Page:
2. Dynamic VLANs: In dynamic VLAN, the switch locates the VLAN of the device that is connected to its port and automatically assigns that port to the VLAN it locates. With network management programs it is possible to define VLAN at the level of hardware address (MAC- Media Access Control), protocol, or even at the level of implementation. To set an example, let us assume that MAC addresses are entered to a central VLAN management implementation. When a device is connected to a port of a switch which is not assigned with a VLAN, the MAC address is requested from the VLAN database; then the VLAN value obtained is assigned to that port of the switch. If the user changes or the device that is connected to the port changes, a new VLAN value is requested, and then it is assigned to the port. If then, the database is created carefully, this reduces the burden of administration and configuration tasks for the administrator. VMPS (VLAN Management Policy Server) is made available on the Cisco devices for dynamic VLANs in order to provide VLAN mapping database service instead of using MAC addresses.

VLAN Definitions

VLANs are distributed between the switches that are linked. Using a method named as "frame tagging", the packet obtained by the switch fabric is sent to the port(s) assigned to that VLAN the switch fabric belongs to. Switch fabric is the switch group that carries the same VLAN information. There are two types of connections about switches:

Access links: On this type of link passes only traffic for a single VLAN. The device that is connected on access link, operates independent of the inter-VLAN connections and physical network assuming that it is connected to a broadcast domain. Switches remove the VLAN header on the packet before sending it to the device connected with access link. Unless routed by a router or a Layer 3 device, the packets sent by the devices on the access link, do not communicate with the devices out of their own VLANs.

Trunk links: Trunk link allows the crossing of traffic from multiple VLANs. Trunk link can be used to connect a switch to another switch, to a router or a server. Trunk link is supported only on Fast or Gigabit Ethernet. Cisco switches use two different methods to identify the VLANs on the trunk link: ISL and IEEE802.1q. Trunk links are used to transfer VLANs between the devices and they can beconfigured to carry all or some of the VLANs.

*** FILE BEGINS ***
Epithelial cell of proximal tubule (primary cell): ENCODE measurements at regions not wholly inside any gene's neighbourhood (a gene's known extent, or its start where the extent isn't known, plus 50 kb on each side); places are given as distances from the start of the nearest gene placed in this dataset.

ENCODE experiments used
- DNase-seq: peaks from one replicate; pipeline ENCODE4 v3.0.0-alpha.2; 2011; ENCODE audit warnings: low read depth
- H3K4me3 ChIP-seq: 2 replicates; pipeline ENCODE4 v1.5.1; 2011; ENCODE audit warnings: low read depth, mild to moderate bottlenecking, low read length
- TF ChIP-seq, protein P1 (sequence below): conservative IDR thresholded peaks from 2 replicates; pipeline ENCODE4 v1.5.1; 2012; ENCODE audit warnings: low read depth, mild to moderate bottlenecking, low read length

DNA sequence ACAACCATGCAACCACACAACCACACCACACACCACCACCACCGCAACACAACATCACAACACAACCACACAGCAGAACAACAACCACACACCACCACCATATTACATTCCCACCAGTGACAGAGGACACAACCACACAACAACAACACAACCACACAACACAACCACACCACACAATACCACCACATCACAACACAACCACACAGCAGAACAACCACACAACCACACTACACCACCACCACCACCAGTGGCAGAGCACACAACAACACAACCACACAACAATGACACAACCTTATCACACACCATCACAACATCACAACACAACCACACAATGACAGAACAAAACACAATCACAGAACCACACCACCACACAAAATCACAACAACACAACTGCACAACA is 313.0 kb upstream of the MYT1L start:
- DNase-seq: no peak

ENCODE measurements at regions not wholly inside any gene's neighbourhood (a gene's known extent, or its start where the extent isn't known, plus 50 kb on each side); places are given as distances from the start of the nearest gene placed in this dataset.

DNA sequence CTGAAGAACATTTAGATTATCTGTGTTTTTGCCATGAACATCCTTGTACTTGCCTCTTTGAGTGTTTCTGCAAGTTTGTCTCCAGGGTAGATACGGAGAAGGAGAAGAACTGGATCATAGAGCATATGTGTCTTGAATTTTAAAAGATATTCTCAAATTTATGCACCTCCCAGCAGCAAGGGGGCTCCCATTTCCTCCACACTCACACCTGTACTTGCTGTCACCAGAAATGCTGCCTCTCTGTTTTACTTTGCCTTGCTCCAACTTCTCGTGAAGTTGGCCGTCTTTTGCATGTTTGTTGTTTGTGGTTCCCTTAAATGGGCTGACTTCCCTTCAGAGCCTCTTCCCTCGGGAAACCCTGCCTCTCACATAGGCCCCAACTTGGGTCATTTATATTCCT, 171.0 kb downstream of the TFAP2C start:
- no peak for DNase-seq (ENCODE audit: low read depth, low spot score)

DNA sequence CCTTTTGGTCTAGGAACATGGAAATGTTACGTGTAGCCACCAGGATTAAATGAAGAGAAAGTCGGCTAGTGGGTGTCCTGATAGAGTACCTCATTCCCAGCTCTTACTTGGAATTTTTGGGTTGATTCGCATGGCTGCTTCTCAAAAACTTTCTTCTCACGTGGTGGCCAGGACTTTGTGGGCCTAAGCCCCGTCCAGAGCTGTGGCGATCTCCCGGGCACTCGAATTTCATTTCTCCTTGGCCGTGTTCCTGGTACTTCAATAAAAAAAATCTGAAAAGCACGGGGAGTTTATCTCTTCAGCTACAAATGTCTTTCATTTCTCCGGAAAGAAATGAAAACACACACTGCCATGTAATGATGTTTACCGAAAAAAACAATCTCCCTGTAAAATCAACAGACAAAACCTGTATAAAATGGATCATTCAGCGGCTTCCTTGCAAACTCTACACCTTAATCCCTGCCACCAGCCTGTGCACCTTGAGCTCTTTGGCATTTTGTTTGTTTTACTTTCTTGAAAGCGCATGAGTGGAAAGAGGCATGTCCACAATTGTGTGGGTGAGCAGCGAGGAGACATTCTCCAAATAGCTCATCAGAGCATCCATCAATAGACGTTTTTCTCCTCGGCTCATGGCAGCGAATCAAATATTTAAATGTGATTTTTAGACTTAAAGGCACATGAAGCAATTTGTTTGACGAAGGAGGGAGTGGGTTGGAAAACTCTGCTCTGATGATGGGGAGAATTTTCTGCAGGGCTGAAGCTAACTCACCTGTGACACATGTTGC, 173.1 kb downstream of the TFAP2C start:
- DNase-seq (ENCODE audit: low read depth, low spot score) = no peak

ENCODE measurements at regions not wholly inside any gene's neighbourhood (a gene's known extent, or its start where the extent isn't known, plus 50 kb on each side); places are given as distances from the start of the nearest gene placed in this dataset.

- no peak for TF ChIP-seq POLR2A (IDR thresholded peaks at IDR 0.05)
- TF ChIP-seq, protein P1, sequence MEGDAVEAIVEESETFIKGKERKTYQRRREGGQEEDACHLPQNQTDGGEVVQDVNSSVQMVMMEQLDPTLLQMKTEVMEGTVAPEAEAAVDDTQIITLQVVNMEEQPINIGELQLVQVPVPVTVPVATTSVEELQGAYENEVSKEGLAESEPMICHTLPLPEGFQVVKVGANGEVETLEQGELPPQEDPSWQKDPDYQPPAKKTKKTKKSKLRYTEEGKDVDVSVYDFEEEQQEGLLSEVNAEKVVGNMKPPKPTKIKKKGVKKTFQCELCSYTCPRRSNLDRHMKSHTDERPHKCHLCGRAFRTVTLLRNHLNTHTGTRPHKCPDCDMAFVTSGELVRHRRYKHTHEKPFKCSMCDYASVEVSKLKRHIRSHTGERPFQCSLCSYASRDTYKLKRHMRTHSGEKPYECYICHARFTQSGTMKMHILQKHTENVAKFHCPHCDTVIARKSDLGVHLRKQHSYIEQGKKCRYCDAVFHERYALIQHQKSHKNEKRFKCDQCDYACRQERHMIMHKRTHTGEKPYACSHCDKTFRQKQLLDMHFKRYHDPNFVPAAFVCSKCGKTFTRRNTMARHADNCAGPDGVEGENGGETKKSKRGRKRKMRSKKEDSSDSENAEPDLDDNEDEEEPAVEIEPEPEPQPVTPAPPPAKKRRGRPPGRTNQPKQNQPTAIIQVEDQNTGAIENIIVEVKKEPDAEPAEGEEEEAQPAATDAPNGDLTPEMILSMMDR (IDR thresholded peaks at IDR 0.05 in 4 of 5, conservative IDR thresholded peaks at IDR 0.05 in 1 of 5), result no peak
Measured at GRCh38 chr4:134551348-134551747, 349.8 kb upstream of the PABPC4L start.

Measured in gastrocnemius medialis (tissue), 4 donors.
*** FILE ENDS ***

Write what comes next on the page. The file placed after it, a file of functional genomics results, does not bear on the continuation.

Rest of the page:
With the method Frame tagging, the switch that receives the packet looks for inspects the VLAN ID (VLAN number) of the packet and finds out what to do the with the packet by checking the filter table. The VLAN header on the packet leaves the packet before quitting the trunk link. If another trunk link is available on the switch where the packet has come from, the packet is directly sent from this port. The last device that the packet is sent to cannot access the VLAN information on the packet.

VLAN Definition Methods

Inter-Switch Link (ISL): This is used by Cisco switches and can only operate on Fast or Gigabit Ethernet. This method is called "external tagging". In this method, the original size of the packet is not changed, however, an 26-byte ISL header is added to the packet and the identification of VLAN between the devices is made possible. Moreover, it adds a 4-byte FCS (frame check sequence) at the end of the packet which controls the the packet. After these additions, the packet can only be identified by the devices that identify ISL.The size of the packet may reach up to 1522 bytes whereas the maximum size on ethernet network is 1518 bytes. The packet which is enveloped with ISL information, will set itself apart from all the additions and return to its original state, if it is going to travel over access link type of connection.

IEEE 802.1q: This standard method, which is developed by IEEE, is used to carry multi VLANs on a single connection, between switches or routers of different brands. A tag that conforms to the defined standard specified is placed on the packet recevied and this method enables the identification of the VLAN of the packet belongs to between the devices.

LAN Emulation (LANE): It is used to carry multi VLANs over a single connection on ATM network.

IEEE 802.10 (FDDI): It is used to carry multi VLANs over a single connection on FDDI network. It adds the VLAN identification header, named as SAID, on the packet.

Inter-VLAN Routing

The devices that are connected to a VLAN can intercommunicate with each other and send their broadcasts without a restriction. VLANs segment the network and separate the traffic. A Layer 3 device is required for the communication of devices between VLAN s.